Tales from Marine Protected Areas
Dr Lou Luddington is a marine biologist, nature photographer and writer living aboard a sailboat, Noctiluca, on the move and exploring marine protected areas.
Scanning the seabed beneath me I spotted the unmistakable side-to-side swish and glide of a shark. This one was flat and the colour of speckled sand: an angelshark. Wonder flushed through me. The shark slinked along, the sinuous rhythm of muscles carving a path through the water. When the sway halted, it dropped gently to the sand. Inhaling deeply I hinged into a duckdive and sank to some boulders a few metres behind it. Inching closer I marvelled at its perfection of design and colouration. Casting my eyes along its tail I noticed the set of claspers; only male sharks are endowed with these appendages, a modified portion of the pelvic fins used to deliver sperm to the female during mating. With its highly tuned senses of hearing, sight and electromagnetism I wondered what he made of me. Whatever the sensation he decided to move along and lifted off from the sand. My brief encounter was deeply affecting and left me eager to learn more about this peculiar shark.
The angelshark is listed as ‘Critically Endangered’ on the IUCN Red List of Threatened Species. It was once widespread throughout the eastern Atlantic Ocean and Mediterranean Sea but populations have declined by more than 80% in the last 50 years. With greater numbers than anywhere else in its range, the Canary Islands are a unique stronghold for the species. Here, they are protected by the Spanish Endangered Species List for Canary Island waters, legislation that makes it illegal to disturb, capture or kill the sharks or damage their habitat. My sighting was from a blissful week or so freediving from the sailing boat that my husband Tom and I now call home, anchored on the east coast of La Graciosa. This island lies in the north of the Canary Islands and is part of the Chinijo Archipelago Marine Reserve, one of Europe’s largest Marine Protected Areas (MPA) covering an area of 70,700 hectares. Within this area is a small no-take zone of about 12 square kilometres where only research with special permits is allowed; in the rest of the MPA hook and line fishing, tuna-bait seining, recreational fishing and scuba diving are permitted. La Graciosa is home to a traditional fishing community and is the only inhabited island within the MPA. Since the late 1990s small-scale tourism has blossomed and lowered the importance of fishing to the local economy.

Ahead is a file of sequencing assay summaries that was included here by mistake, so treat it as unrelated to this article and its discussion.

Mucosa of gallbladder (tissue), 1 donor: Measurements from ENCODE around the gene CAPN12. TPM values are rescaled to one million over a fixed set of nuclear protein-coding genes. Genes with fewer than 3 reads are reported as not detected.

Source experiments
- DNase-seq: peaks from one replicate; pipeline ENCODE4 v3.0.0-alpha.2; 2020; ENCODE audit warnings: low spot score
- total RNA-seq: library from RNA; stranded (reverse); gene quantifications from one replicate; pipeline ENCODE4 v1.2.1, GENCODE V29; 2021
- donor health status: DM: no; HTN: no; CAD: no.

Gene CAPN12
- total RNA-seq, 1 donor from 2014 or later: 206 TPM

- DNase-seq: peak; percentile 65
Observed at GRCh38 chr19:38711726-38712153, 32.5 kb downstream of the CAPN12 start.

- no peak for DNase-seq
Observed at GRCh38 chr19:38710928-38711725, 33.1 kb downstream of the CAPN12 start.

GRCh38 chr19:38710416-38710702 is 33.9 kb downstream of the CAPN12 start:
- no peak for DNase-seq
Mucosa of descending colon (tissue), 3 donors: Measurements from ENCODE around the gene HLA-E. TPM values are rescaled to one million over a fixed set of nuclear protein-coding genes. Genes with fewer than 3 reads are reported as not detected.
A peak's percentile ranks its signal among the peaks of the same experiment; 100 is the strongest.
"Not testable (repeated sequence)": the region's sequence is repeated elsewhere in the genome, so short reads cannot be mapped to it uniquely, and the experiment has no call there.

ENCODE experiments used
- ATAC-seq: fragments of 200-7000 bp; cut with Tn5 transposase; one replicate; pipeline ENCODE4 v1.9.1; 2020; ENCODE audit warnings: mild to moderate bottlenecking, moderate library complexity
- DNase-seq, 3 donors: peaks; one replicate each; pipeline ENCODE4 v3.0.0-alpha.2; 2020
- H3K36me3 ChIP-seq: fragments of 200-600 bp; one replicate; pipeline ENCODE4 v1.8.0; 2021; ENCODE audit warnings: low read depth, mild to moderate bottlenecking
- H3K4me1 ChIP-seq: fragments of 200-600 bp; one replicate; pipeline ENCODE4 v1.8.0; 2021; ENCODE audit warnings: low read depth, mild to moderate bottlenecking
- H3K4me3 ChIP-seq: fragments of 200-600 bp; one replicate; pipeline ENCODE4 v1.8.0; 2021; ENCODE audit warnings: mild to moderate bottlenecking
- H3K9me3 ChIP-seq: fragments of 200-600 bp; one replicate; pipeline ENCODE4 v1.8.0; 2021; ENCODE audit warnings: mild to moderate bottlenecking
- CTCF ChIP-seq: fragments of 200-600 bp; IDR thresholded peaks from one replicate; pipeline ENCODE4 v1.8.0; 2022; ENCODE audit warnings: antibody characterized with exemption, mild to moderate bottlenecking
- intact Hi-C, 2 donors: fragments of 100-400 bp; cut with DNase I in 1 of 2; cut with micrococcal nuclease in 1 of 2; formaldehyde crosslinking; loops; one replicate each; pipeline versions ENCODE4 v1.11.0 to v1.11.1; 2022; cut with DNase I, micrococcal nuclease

Our observations certainly made us curious about how the MPA was being managed. Everyday we saw recreational boats and scores of tourists on the shore fishing with rods and lines. In places underwater there were many long-spined sea urchins, munching away, collectively denuding the rocks of life with their self-sharpening teeth. High numbers are a sign of imbalance in the seabed communities; removal of the larger, predatory fish species desirable to sport and commercial fishers allow their numbers to skyrocket. The result is barren rock scraped bare of seaweeds and encrusting animals. When we called at the marina for water and asked the young marinero about fishing he said “you must have a licence,” and then with a knowing wink, “…or you go at night to avoid the police.”
Sculpted by ancient volcanic activity the underwater scenery within the marine protected areas is spectacular. Great swathes of rock drawn up into plateaus and walls and carved into tubes and archways. Swirling through this scene were huge shoals of white sea bream, salema and barracuda, while tucked into crevices we found octopus, moray eels and starfish. Several species of stingray flapped over the seabed and of course critically endangered angelsharks concealed themselves beneath the sand, coolly slinking off to the depths when we swam down to see them.
This feature appears in ISSUE 16: Bio-logging blue sharks of Oceanographic Magazine
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